Having an artist come in through a residency like this does several important things.  First, it is a “new” experience for students, having someone different offering new perspective and something of a “revitalizing” of the art concepts being taught. It also tends to change the structure of instruction giving students a chance for more in depth work and a closer look at some of the components of creating artwork in professional practice. Students have been able to really analyze the subject of their imagery and were committed to making a clear representation. It creates more instructional opportunity as well. With two art instructors working in relatively small groups, students receive more individualized instruction.  

What do you hope that students will remember or will be saying in the near or far off future about the opportunity to learn this way?

We hope that students have created a connection to this project whether through working with Randy, working on something of this scale, or with the subject matter they helped to generate. The emphasis of the project, both to make it happen, and to create the cross-curricular connections have transformed the normal schedule and so that alone may also have had an effect on student perception. Hopefully, students will recall the information learned through this process by being a part of it and by seeing it regularly throughout their elementary experience. With the nature of being an installation piece, it will hopefully remind students of the experience, give them a sense of pride in the work they were able to accomplish, and help scaffold future learning and understanding about art and the connections to community and environment. I think that students will become more aware of the opportunity this project has been as we get back into a more routine schedule again. I think that they will begin to recognize the hard work and time it takes to create something like this. I anticipate them to say in the next few years, “I did that,…its represents…”.   

Hopefully, they will appreciate the opportunities they have had to work on something for extended periods of time with direct instruction from both Randy and myself.  Hopefully, they will appreciate and help advocate for these opportunities in the future. 

Stories

There were many interesting conversations early on with students especially around the topics of community and local development. Many students related to the community components based on where they live and how the natural and man-made resources have structured community as it is now.  hey were able to identify features in the landscape or structures and were able to contribute to the conversation based on their experiences. Some were able to describe the lasting imprints on the landscape from Native Americans, the railroad, and several of the many mills. One student described the arrow heads his family had found along the St. George River. Another talked about the dam at Morgan’s Mills. Many younger students also connected with their organisms whether from personal experience or from experiences by family members. I was surprised at how many had seen a bear! They definitely like to elaborate but there are clearly past events that could be the basis for some good folk lore.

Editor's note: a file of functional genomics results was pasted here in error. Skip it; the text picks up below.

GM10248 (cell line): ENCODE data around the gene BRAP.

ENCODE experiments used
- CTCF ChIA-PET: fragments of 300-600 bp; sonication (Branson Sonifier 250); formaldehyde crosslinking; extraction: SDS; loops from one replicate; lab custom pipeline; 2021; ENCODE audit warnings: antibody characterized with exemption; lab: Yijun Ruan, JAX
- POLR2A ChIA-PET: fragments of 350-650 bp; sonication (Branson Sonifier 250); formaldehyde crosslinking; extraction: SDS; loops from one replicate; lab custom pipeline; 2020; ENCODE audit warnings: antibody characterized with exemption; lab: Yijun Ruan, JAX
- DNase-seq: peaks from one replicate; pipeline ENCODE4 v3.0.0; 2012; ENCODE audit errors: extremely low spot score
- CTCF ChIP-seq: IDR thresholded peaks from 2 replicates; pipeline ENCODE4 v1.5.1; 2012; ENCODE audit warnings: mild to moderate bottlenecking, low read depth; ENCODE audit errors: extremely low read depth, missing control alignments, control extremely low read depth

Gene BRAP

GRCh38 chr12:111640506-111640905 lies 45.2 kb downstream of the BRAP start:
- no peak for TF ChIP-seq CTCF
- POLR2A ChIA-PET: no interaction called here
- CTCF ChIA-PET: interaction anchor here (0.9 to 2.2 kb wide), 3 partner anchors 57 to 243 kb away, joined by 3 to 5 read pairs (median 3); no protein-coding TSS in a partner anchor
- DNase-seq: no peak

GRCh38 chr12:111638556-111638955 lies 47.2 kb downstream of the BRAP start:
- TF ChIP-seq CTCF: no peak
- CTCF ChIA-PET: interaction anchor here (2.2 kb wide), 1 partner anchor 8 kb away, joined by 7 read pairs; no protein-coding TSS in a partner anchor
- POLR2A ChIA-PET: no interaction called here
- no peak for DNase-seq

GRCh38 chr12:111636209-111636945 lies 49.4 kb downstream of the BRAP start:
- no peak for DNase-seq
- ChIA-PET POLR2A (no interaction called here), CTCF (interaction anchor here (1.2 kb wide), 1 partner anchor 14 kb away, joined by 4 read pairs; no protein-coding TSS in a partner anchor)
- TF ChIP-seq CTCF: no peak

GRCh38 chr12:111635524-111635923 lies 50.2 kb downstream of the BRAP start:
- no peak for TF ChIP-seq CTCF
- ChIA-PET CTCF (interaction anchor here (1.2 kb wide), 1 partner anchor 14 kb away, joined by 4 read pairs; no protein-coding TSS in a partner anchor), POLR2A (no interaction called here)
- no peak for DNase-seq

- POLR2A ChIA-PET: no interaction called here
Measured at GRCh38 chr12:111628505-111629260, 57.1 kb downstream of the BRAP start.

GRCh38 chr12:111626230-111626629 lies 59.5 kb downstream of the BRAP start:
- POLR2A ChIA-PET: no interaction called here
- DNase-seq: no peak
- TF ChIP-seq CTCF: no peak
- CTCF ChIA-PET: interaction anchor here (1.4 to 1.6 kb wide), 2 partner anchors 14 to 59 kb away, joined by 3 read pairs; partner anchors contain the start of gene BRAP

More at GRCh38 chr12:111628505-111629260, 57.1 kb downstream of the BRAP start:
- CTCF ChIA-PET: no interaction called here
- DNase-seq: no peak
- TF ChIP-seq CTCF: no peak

ARTICLE from Village Soup about the residency.

 

Randy, Anthony, and Christina

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In Today’s News

June 18, 2018

Union Elementary School

For the past several weeks artist Randy Fein has been working side by side with art educator Anthony Lufkin and the students at Union Elementary School to create a community themed clay mural. The project was partially funded by the Maine Arts Commission. Check out the article and photographs from the Village Soup at THIS LINK.

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In Today’s News

May 23, 2018

Lincolnville Central School clay mural

Artist in residence Randy Fein and her 122 students, in grades 4 through 8 at Lincolnville Central School collaborated to create a ceramic relief mural entitled, “Our Community Watershed, Protect and Preserve.” Now installed in the Lincolnville Central School, the mural is huge. READ MORE! in the PenBay Pilot article.

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In Today’s News

April 16, 2016

Clay mural artist in residency

photo 5Randy Fein just completed a clay mural with 187 fifth graders at the Harriet Beecher Stowe Elementary School entitled “Exploration”. The mural was unveiled as part of the school’s Science Discovery Night.

photo 3Each student created a 6 inch tile that became part of the mural which has become a permanent artwork in the school. Fein is on the Maine Arts Commission Teaching Artist roster located at THIS LINK. She said she is a life long amateur astronomer inspired by her Dad.

Read the entire article describing the work in the Times Record at THIS LINK.